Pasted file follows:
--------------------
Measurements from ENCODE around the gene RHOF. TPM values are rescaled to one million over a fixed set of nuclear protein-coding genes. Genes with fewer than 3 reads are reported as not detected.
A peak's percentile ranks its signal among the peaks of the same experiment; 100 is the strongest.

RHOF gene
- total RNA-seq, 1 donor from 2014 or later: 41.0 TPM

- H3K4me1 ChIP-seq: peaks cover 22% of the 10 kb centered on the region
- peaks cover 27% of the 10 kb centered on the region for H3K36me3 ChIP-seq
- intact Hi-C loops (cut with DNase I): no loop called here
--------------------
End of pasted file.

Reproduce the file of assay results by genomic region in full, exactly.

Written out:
Measurements from ENCODE around the gene RHOF. TPM values are rescaled to one million over a fixed set of nuclear protein-coding genes. Genes with fewer than 3 reads are reported as not detected.
A peak's percentile ranks its signal among the peaks of the same experiment; 100 is the strongest.

RHOF gene
- total RNA-seq, 1 donor from 2014 or later: 41.0 TPM

- H3K4me1 ChIP-seq: peaks cover 22% of the 10 kb centered on the region
- peaks cover 27% of the 10 kb centered on the region for H3K36me3 ChIP-seq
- intact Hi-C loops (cut with DNase I): no loop called here